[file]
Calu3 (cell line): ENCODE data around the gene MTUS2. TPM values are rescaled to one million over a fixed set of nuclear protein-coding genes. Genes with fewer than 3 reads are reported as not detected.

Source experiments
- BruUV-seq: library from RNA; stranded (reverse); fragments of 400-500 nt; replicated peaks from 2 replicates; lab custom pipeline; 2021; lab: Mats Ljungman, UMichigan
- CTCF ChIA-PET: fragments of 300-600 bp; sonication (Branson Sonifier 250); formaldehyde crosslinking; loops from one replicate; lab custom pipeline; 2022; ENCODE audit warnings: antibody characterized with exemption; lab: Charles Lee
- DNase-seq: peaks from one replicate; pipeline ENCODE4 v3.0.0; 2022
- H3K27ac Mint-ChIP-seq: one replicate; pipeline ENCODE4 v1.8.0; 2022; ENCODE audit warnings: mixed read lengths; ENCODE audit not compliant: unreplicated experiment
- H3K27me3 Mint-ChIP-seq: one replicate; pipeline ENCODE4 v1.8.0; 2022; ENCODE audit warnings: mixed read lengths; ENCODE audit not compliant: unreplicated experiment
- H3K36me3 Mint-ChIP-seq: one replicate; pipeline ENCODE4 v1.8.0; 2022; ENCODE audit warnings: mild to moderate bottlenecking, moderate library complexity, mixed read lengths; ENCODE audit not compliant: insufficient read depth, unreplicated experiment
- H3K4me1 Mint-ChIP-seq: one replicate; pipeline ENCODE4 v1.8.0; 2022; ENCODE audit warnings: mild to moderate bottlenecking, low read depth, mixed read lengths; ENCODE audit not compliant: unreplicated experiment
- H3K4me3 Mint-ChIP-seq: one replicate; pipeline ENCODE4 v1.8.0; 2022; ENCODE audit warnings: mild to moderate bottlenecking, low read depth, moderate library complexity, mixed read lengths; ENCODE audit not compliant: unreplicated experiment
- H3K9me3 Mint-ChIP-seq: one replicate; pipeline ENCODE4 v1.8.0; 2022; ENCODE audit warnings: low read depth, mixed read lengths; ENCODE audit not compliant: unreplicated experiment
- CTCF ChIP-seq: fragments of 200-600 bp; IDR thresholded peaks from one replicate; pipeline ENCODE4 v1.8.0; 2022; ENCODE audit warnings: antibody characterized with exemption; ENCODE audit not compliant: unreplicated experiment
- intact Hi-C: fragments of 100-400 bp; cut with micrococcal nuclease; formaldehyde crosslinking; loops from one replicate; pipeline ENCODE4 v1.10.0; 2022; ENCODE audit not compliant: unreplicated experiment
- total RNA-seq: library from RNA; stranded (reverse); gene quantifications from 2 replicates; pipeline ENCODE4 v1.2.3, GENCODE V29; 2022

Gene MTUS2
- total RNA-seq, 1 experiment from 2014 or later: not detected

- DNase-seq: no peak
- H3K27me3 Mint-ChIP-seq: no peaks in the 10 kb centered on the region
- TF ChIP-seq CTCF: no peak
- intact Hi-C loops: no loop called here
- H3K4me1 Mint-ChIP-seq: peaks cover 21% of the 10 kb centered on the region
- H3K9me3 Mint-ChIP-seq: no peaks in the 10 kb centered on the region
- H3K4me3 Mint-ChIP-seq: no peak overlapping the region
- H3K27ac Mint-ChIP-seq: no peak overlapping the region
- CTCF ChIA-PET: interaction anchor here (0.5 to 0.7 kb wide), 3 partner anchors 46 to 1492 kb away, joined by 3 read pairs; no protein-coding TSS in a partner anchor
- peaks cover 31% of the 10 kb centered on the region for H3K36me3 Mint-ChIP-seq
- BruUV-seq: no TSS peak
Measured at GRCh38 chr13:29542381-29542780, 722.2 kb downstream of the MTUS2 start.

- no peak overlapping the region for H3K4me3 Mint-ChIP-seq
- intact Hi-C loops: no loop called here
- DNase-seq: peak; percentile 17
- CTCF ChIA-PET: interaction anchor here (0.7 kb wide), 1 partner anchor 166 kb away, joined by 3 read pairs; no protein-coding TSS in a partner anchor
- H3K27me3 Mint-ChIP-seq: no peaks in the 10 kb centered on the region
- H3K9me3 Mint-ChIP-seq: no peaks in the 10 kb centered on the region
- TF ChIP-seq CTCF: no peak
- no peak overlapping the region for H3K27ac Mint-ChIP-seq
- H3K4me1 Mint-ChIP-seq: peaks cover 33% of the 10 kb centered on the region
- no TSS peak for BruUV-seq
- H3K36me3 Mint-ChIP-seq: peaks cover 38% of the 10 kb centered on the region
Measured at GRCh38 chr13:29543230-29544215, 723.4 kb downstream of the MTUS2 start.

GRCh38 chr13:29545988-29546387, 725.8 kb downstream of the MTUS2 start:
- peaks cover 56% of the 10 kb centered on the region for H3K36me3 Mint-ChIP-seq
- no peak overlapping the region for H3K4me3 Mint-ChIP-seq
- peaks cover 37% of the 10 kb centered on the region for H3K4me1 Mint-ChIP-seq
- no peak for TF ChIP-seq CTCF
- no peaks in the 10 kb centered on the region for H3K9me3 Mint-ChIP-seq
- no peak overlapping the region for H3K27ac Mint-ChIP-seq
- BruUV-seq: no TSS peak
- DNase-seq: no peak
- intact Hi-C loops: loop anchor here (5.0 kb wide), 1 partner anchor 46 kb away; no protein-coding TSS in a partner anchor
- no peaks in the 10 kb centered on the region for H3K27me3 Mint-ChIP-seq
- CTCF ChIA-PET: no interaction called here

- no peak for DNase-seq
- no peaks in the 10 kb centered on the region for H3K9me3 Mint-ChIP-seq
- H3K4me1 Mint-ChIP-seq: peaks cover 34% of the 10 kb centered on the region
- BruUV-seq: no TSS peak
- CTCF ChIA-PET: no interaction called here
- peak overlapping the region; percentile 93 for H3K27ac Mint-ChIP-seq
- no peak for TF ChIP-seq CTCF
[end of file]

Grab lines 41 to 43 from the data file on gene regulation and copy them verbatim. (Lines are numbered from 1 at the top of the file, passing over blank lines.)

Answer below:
GRCh38 chr13:29545988-29546387, 725.8 kb downstream of the MTUS2 start:
- peaks cover 56% of the 10 kb centered on the region for H3K36me3 Mint-ChIP-seq
- no peak overlapping the region for H3K4me3 Mint-ChIP-seq